- The acceptance of a presentation does not imply provision of travel, accommodation or registration for the National Suicide Prevention Conference.
- Costs associated with preparation or presentation, or any costs associated with attendance at the National Suicide Prevention Conference are the responsibility of the presenter(s). If a presentation is selected, the presenter(s) will be required to register as a delegate for the full Conference at discounted rate (equivalent to the early bird rate, ie before 17 May 2019).
- Successful presentations must be presented by the submitted presenter(s).
- The person submitting the presentation idea confirms that the submission has been approved by all authors/presenters.
- Acceptance or otherwise is at the discretion of the Program Advisory Committee whose decision is final.
Submitting your Presentation Idea
Over the next few pages, there is a summary list of the questions you will need to answer when submitting your presentation idea. We strongly suggest that you prepare your answers before logging into the Presentation Idea portal.
If you are unable to submit your presentation via the portal, please contact Encanta on 03 9863 7607 or Lexie.Duncan@encanta.com.au for assistance.
You will be asked the following questions when submitting your presentation idea. All fields are required unless otherwise indicated.
Items marked # are used to assess your presentation for inclusion in the Conference.
Organisation / institution [optional for Lived Experience & Other]
Position [optional for Lived Experience & Other]
|This is the person with whom the Conference Secretariat will liaise regarding the status of this presentation.|
Also includes the question:
|Presentation type||Presentation type preference|
[Select one only.]
If “Other”, please describe. For example, is it a short film, artistic performance, artwork or something else?
|Safety||The Program Advisory Committee of the National Suicide Prevention Conference and the staff of Suicide Prevention Australia acknowledge that all delegates, including presenters, can experience distress during the Conference. The Conference is a professional event that promotes the inclusion of people with a lived experience of suicide to be actively contributing to all aspects of suicide prevention. We also respect that individuals have a human right of self-agency in the determination and implementation of their own self-care plans and activities. It is essential that all individuals, from all walks of life and backgrounds, develop and adhere to their own self-care when attending the National Suicide Prevention Conference.|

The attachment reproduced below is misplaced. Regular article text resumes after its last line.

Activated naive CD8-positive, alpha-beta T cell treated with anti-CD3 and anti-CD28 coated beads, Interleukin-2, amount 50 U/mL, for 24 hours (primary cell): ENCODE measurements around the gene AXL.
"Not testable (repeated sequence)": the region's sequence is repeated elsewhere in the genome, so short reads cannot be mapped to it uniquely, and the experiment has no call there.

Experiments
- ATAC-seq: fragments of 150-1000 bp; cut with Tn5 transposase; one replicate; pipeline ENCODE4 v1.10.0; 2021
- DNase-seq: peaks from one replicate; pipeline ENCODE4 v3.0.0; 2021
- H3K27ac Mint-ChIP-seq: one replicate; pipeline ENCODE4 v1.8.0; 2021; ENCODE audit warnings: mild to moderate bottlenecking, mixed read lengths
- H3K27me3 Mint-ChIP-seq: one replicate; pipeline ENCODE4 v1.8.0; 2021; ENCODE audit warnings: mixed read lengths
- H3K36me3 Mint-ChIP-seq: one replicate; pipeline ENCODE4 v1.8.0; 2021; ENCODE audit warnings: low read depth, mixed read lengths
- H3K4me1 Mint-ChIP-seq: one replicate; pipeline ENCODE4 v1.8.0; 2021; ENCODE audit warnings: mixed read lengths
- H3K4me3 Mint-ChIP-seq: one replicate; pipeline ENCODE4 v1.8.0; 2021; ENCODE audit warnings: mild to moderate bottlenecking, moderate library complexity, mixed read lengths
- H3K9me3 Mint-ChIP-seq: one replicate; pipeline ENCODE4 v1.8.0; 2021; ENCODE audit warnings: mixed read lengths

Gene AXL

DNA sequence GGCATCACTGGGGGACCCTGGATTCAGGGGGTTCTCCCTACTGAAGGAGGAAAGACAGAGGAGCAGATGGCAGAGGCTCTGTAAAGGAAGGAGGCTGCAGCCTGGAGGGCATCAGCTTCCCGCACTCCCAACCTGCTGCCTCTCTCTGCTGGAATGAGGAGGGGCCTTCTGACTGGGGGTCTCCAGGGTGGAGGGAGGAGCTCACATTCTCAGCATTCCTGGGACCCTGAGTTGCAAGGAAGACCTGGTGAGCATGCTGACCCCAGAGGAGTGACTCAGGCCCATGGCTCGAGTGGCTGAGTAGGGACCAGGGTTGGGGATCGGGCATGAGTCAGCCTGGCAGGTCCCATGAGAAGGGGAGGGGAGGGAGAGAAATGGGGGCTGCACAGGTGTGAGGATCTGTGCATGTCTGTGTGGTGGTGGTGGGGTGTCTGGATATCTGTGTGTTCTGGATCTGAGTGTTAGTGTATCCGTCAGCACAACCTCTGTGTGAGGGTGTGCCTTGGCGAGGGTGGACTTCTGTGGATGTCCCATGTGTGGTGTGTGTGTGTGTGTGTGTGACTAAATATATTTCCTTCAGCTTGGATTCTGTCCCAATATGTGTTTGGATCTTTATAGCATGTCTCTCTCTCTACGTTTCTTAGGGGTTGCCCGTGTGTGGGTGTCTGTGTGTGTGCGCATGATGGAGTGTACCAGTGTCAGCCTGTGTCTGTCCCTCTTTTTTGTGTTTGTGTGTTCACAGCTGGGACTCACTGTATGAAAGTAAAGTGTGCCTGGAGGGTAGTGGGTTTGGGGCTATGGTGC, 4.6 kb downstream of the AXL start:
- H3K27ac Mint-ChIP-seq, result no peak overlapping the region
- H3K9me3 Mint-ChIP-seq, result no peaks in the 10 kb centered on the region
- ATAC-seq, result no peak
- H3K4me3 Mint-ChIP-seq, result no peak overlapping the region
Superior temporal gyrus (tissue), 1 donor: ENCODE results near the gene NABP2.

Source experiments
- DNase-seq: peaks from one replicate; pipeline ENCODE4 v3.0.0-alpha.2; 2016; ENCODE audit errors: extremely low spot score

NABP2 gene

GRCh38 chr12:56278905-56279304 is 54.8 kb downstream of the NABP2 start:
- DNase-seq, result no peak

I acknowledge that the Program Advisory Committee, along with the staff of SPA, work to minimise distressing situations during the Conference and that I will put into place my own self-care plan.
|Select from options (agree or disagree)|
|Presentation summary (Abstract)||Title of presentation||Provide a concise, descriptive title for your presentation that informs delegates of the topic.|
Max. 100 characters
|# Presentation summary (abstract)||What will you talk about? Why is it important? To whom is it important? What outcomes will you be presenting?|
(300 word limit)
NB academic presentations should also include aims, data collection and analysis methods, principal findings and implications
This will be entered directly into the Conference app, so carefully check your text for spelling / grammatical errors, incomplete sentences etc. Well-written text will encourage attendees to your presentation.
|Justification Statement||The justification presents the important concepts and facts to explain the proposal’s contribution to Conference delegates and the theme. It outlines the relevance of your presentation to suicide prevention and the importance of what you are proposing. This is your chance to persuade the reviewer that your presentation is worthy of a place on the program.|
Please ensure that your statement responds to each stated item.
NOTE: Please keep a copy of the abstract and justification statement for your records prior to clicking ‘upload’.
|# United In Action||How does your presentation align with the Conference theme?|
|# Quality improvement||How does your presentation relate to improving the quality of suicide prevention in Australia?|
|# New information||What new and/or novel approaches, new initiatives, emerging fields, new research, new un-presented material or wisdom of lived experience does your presentation bring to the field of suicide prevention?|
|# Lived experience||How did you engage or include those with lived expertise of suicide in the topic of this presentation? [eg LE was involved in research design / service planning & delivery / evaluation / I have lived experience]|
NB for those presentations where this is not possible such as a literature review, please explain why inclusion of lived expertise is not possible or applicable.
|# Lessons learned||What worked well? What did you learn? How can other programs learn from you? What are the practical implications of the information you are presenting?|
|Presentation mode||What presentation method do you prefer?||Select as many as applicable from: Short Oral (Poster)|
Workshop Oral presentation
3 Minute Thesis (students & early career researchers only)
|Terms & Conditions||Before submitting your presentation idea, you will need to agree to the following terms and conditions|